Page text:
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Feature Declaration

A feature is the most fundamental entity of Fuzion. A feature can be declared and can be called. Features are very powerful, they are designed to generalize fairly different concepts found in other programming languages such as functions, methods, constructors, classes, structs, records, packages, interfaces, fields, and local variables.

Feature Declaration

Let us start by declaring a simple feature myFirstFeature as follows:

When running this example, the feature myFirstFeature will be called, which results in execution of the call say which prints a small greeting.

Nested Features

Feature declarations can be nested. The following example nests the feature myFirstFeature from the previous example in the new feature example.

In this case, example is called the outer feature, while myFirstFeature is an inner feature of example.

If you have a background in Java or C#, the outer feature has the role of a package while the inner feature is a class within this package. But you might as well think of the outer feature as a class and the inner feature as a method in this class.

If you run this example, you will see no output. The reason is that the output is performed withing myFirstFeature, while this feature is never called in this example, so the call to say is not executed.

Calling Features

To see some output, we will have to add calls to the feature. The simplest way to call a feature is by giving its name. Several statements can be separated by semicolons. Here is the previous example with three calls to myFirstFeature added.

To perform a call, it is not required to provide parentheses ( ), parentheses in calls are optional.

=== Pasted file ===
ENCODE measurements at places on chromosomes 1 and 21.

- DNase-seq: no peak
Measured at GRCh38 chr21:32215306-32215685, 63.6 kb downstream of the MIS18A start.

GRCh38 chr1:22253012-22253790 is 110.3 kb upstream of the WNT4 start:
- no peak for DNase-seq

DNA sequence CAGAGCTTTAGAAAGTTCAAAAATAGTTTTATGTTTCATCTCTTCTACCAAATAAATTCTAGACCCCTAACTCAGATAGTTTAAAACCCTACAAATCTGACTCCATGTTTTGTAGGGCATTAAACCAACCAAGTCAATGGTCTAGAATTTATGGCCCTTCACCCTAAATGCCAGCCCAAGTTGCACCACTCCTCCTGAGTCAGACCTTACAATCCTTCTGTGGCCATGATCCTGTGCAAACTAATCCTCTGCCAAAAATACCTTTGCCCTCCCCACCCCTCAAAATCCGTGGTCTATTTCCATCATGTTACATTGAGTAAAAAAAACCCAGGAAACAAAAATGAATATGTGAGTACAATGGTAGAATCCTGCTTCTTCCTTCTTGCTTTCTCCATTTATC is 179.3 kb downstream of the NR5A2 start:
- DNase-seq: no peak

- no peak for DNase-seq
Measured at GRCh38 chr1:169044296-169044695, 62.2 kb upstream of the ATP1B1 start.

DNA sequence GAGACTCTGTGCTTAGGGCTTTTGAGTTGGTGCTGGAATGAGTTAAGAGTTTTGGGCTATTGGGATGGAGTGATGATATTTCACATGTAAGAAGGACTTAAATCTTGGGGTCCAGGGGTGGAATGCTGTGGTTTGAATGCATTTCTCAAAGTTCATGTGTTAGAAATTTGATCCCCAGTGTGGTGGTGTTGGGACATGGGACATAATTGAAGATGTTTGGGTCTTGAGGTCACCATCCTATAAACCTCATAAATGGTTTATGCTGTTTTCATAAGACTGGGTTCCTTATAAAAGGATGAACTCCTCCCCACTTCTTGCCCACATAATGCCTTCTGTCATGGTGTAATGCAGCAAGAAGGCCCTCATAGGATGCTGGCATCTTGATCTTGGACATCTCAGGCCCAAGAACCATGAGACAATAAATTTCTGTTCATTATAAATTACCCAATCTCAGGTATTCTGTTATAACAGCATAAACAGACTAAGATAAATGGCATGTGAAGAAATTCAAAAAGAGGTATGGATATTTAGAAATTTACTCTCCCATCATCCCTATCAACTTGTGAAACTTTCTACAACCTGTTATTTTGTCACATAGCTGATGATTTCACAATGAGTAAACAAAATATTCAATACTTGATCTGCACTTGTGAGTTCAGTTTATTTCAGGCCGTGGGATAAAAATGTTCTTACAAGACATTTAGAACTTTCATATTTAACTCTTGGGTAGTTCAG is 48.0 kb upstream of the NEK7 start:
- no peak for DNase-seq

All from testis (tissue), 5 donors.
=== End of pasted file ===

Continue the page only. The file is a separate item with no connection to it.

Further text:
Constructor Features and Function Features

The features we have seen so far are constructor features, i.e., they define a type and the result of a call to these features is an instance of this type. The last statement in a construction feature must produce a value of type unit, which is why the last statement in the previous example is unit. Without this explicit result value, the result would be the instance of myFirstFeature produced by the last statement, which would be flagged as an error by the compiler.

In contrast, function features produce a result of an explicit type. The next example defines a feature message that results in a string. This feature is called and passed as an argument to a call to say, which prints it:

say itself is a function feature that returns an instance of type unit, so there is no need for an explicit unit value here.

Fuzion is statically typed, so we have to declare the result type of a function feature. The result type, string in our example, is given after the feature name. The value returned by a function feature is the value produced by the last statement of the feature. There is nothing like a return keyword in Fuzion.


Features that contain code are called routines. Routines fall in two categories, constructor features and function features.

Type Inference for Routines

In many case, the result type of a function feature can be derived automatically from the value of the last statement, such that providing the type explicitly would be redundant. In Fuzion, type inference can be used to avoid giving the result type explicitly if this type can be inferred from the result value. A function feature declared using => instead of the explicit result type followed by is deduces its result type from the last statement of its code.

The previous example can hence be simplified to the following equivalent code: